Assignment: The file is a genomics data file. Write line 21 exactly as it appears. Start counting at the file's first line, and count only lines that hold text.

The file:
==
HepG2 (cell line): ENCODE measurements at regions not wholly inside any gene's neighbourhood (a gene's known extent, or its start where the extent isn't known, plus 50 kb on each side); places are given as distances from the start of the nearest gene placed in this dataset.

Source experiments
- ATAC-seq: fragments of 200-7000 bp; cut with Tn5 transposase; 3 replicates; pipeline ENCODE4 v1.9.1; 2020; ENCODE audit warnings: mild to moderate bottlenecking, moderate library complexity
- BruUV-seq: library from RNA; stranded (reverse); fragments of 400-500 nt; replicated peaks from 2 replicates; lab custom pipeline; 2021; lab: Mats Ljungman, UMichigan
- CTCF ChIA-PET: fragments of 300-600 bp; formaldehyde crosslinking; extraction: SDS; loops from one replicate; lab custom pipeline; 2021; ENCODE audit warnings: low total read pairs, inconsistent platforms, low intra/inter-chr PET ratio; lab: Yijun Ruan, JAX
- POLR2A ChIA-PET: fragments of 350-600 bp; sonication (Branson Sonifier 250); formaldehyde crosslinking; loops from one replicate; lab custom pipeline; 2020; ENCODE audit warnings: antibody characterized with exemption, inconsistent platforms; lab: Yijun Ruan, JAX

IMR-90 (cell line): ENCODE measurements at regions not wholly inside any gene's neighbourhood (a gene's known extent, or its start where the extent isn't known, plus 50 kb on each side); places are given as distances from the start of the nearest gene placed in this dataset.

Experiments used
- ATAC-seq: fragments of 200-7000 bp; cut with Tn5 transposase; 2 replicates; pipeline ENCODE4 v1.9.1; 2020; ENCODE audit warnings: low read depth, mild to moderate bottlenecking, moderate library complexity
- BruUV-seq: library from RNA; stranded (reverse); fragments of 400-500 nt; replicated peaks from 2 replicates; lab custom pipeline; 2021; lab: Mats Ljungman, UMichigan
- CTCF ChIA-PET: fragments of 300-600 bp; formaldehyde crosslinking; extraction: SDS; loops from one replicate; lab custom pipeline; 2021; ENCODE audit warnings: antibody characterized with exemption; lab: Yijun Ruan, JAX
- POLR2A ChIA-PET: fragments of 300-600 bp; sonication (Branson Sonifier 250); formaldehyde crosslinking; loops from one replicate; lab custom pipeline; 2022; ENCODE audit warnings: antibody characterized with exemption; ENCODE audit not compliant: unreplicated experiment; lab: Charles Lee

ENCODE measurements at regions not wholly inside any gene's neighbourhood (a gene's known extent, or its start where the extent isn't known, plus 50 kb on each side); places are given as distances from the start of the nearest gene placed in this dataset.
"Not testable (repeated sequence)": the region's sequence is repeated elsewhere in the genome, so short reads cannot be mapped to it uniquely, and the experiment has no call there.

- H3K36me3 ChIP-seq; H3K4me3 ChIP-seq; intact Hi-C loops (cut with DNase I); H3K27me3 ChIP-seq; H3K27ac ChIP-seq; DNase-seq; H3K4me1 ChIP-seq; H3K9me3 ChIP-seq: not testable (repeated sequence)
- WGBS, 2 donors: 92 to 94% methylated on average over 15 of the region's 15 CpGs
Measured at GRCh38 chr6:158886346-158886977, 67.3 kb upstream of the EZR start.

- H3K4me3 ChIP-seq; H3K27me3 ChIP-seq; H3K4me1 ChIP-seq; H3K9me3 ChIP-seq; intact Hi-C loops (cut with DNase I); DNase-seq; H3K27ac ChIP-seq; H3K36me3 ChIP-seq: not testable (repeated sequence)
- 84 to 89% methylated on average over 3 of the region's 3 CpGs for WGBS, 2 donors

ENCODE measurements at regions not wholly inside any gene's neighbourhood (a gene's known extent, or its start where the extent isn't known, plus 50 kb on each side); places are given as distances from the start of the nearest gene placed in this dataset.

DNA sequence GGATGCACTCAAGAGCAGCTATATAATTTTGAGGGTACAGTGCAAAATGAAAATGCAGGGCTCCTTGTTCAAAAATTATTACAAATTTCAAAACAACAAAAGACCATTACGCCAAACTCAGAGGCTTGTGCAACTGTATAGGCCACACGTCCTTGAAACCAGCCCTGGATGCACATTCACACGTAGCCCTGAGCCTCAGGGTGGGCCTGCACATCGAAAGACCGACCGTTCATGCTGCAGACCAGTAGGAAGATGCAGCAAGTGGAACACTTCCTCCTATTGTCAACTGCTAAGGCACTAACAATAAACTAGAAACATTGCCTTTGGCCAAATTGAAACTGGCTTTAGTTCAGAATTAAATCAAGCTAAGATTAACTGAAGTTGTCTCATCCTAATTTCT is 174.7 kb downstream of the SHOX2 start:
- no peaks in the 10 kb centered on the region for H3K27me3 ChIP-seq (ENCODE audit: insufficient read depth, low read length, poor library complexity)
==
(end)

DNA sequence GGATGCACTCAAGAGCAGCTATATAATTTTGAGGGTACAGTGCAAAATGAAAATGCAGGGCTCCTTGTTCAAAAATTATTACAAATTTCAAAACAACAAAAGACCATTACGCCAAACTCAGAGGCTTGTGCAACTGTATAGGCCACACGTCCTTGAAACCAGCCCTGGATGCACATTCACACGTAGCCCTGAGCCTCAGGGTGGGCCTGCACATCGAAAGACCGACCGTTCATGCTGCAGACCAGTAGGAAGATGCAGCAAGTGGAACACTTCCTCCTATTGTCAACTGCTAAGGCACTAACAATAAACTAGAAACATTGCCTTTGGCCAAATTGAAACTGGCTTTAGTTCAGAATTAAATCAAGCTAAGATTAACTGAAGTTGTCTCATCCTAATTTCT is 174.7 kb downstream of the SHOX2 start: